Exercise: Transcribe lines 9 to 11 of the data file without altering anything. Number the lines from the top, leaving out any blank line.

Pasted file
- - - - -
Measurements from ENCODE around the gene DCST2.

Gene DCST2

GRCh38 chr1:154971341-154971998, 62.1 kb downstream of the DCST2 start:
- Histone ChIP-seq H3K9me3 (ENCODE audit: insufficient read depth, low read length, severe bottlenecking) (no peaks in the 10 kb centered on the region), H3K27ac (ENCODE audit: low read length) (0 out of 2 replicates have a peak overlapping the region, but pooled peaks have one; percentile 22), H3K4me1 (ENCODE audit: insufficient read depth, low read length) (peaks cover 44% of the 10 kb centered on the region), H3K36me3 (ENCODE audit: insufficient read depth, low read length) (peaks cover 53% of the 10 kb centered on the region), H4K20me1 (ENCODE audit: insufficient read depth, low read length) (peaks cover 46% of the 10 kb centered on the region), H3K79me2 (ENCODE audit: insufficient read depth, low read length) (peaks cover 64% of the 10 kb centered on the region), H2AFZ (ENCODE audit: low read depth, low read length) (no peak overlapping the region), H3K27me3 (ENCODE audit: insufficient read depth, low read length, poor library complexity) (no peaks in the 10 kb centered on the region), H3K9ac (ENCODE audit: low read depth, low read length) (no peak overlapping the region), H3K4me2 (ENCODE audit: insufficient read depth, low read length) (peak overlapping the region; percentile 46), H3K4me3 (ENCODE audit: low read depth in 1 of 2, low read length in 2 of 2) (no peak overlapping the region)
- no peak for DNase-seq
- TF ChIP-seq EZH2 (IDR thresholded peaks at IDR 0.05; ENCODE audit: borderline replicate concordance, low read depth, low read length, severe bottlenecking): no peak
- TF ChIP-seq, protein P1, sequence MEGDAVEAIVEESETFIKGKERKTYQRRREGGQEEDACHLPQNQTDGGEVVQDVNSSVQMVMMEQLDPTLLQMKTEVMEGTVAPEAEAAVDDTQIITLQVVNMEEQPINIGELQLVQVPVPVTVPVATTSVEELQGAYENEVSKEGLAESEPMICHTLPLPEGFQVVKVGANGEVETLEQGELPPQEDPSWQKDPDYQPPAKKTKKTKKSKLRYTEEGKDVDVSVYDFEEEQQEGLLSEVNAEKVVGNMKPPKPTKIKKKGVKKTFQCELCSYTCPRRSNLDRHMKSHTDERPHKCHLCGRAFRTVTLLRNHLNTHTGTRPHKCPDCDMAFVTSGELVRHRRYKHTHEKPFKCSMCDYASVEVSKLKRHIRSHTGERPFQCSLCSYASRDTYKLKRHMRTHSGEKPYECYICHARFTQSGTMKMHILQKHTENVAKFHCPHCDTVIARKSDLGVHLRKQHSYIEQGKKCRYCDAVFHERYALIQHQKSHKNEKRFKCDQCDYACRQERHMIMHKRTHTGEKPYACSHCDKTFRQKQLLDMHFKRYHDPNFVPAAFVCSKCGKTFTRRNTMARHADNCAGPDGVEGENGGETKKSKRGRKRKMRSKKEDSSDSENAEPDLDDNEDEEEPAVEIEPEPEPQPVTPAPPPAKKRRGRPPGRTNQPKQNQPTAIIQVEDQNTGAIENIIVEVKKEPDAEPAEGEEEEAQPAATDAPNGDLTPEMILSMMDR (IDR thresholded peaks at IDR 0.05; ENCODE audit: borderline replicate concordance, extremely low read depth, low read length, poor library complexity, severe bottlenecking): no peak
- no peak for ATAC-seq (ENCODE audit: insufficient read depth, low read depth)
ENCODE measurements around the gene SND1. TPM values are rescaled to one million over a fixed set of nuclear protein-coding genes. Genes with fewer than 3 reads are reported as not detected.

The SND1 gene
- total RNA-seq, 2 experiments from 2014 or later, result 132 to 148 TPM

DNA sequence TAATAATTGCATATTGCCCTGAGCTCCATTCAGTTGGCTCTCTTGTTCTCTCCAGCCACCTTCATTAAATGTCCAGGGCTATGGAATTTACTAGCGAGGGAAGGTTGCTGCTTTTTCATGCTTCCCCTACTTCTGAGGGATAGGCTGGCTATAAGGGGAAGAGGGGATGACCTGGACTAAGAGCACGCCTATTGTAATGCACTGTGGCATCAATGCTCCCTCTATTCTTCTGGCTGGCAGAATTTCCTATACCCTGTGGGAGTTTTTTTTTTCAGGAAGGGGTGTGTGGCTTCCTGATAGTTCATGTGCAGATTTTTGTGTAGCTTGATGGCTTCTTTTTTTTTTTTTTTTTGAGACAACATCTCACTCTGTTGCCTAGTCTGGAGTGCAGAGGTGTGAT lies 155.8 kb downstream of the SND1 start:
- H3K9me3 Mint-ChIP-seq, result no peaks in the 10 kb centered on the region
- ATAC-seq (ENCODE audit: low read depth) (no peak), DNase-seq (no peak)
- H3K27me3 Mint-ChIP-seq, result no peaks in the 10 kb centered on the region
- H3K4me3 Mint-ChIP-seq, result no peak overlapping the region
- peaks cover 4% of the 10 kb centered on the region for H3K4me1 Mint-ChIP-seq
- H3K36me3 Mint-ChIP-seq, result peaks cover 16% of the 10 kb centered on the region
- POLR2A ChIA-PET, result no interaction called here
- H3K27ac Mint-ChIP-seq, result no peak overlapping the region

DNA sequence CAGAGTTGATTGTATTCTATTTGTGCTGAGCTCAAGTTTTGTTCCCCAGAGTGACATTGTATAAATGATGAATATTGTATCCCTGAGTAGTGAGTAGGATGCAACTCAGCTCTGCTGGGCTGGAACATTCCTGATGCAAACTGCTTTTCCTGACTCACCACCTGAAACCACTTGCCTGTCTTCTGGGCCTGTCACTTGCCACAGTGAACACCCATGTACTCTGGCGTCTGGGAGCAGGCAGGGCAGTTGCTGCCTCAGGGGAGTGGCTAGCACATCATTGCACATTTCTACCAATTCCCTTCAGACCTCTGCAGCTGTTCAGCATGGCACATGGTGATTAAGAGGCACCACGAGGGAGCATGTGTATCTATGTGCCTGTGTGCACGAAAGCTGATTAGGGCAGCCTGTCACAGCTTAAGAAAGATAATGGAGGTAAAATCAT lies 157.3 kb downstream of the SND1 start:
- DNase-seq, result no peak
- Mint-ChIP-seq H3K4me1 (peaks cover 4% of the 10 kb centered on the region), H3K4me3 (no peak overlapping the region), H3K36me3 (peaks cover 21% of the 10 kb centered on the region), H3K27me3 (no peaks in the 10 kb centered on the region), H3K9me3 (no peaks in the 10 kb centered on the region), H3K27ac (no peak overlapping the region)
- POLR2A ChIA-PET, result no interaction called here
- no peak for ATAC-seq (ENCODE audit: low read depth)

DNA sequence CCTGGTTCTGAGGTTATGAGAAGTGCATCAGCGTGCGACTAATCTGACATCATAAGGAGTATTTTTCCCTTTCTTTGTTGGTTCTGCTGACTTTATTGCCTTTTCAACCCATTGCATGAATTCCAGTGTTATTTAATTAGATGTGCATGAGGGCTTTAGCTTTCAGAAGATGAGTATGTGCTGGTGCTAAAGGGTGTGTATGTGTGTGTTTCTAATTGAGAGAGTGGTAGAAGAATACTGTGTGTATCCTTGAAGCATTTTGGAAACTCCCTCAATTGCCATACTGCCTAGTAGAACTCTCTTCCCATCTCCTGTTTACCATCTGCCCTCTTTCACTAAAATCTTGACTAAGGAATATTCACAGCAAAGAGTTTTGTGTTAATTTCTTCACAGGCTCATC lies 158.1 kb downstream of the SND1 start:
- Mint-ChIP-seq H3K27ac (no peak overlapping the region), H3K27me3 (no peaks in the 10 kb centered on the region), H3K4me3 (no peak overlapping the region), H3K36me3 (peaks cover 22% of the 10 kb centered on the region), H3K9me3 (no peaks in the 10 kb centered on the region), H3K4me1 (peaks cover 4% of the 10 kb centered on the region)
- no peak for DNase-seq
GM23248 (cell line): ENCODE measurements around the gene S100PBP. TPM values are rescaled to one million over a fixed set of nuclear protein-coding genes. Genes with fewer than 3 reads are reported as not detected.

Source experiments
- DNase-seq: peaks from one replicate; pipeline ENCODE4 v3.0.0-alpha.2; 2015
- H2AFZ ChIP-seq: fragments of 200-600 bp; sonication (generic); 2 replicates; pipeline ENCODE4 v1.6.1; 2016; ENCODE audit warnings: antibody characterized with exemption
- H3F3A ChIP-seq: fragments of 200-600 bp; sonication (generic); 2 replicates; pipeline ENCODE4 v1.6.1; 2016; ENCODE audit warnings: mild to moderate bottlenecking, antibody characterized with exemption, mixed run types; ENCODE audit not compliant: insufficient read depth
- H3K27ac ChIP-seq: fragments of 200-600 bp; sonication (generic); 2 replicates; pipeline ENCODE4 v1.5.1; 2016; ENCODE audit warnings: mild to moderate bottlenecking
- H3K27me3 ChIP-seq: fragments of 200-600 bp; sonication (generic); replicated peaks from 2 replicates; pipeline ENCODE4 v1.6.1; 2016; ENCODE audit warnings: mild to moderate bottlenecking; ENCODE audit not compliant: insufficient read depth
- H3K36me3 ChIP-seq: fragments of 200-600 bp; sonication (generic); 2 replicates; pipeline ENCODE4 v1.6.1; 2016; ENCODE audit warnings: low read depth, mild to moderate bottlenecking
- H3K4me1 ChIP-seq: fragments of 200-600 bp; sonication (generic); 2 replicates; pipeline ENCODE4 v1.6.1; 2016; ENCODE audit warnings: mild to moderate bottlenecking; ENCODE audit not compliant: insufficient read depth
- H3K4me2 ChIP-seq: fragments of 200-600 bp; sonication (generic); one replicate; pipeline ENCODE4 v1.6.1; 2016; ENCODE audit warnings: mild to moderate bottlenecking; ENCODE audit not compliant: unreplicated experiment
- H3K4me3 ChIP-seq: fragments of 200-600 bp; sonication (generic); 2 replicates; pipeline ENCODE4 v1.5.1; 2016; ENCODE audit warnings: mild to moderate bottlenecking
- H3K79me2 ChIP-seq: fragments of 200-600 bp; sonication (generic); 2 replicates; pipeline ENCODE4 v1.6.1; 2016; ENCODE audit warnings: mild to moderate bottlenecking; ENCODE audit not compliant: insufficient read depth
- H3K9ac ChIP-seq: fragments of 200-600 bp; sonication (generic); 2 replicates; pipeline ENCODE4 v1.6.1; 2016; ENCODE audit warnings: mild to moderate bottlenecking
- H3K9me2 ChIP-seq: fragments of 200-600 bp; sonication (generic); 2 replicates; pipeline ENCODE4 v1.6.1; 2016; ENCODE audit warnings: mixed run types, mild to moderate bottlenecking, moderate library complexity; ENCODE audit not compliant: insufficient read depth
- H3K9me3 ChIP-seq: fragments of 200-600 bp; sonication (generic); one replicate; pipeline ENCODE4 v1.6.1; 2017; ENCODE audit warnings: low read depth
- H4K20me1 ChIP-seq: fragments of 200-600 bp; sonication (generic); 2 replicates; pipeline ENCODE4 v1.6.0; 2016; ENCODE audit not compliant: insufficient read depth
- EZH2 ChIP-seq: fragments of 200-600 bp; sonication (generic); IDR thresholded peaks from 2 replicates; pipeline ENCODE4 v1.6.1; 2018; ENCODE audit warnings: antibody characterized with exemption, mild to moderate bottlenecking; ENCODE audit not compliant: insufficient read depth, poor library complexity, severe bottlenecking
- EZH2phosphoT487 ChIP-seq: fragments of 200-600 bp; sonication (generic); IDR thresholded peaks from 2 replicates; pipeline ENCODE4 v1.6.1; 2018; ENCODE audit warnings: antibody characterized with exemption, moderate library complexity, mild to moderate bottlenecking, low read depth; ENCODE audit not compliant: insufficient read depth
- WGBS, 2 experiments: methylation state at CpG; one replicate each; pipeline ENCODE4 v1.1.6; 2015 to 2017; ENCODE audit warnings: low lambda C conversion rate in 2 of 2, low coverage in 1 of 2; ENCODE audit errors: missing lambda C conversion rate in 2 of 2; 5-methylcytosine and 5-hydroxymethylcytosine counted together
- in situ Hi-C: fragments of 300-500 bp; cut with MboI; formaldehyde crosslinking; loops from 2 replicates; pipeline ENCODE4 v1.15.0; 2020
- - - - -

ENCODE measurements around the gene SND1. TPM values are rescaled to one million over a fixed set of nuclear protein-coding genes. Genes with fewer than 3 reads are reported as not detected.

The SND1 gene
- total RNA-seq, 2 experiments from 2014 or later, result 132 to 148 TPM